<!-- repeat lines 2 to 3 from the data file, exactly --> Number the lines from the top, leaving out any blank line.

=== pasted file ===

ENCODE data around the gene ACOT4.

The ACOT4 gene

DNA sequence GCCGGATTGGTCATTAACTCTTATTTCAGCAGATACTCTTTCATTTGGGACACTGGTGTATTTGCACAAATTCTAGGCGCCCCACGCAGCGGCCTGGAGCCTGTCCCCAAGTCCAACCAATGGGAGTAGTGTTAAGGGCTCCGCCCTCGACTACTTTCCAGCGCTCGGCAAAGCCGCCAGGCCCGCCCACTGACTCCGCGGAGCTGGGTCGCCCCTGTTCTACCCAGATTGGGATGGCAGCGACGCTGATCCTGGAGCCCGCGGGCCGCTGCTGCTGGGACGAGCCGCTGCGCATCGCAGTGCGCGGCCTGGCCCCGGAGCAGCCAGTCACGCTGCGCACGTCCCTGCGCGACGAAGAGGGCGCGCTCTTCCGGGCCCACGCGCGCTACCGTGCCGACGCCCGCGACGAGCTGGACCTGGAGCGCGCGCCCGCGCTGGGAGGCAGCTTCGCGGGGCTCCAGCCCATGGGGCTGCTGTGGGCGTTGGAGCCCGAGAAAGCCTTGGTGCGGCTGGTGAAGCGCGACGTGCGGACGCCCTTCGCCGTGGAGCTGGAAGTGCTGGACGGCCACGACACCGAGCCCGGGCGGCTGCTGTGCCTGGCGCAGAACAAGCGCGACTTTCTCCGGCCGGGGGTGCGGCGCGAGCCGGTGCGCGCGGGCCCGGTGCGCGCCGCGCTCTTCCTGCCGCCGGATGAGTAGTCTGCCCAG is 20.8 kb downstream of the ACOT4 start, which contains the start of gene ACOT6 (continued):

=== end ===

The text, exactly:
The ACOT4 gene

DNA sequence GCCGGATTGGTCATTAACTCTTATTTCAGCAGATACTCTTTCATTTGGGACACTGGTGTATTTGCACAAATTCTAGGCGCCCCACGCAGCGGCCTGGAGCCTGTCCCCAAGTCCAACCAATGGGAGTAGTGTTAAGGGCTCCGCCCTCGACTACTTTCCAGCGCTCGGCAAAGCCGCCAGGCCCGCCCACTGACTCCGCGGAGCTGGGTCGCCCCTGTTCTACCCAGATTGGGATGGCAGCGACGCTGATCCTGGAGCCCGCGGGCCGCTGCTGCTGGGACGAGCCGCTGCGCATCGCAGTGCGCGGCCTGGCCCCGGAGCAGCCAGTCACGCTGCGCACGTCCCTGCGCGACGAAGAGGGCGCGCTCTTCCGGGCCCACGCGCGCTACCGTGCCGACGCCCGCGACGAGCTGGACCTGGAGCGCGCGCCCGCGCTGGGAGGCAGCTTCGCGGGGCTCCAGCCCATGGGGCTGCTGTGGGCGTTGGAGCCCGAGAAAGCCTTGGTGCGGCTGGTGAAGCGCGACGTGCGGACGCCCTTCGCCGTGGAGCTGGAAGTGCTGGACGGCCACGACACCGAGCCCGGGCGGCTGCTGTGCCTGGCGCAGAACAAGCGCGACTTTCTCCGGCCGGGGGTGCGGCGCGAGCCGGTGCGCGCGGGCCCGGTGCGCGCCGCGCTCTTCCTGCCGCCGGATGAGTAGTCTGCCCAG is 20.8 kb downstream of the ACOT4 start, which contains the start of gene ACOT6 (continued):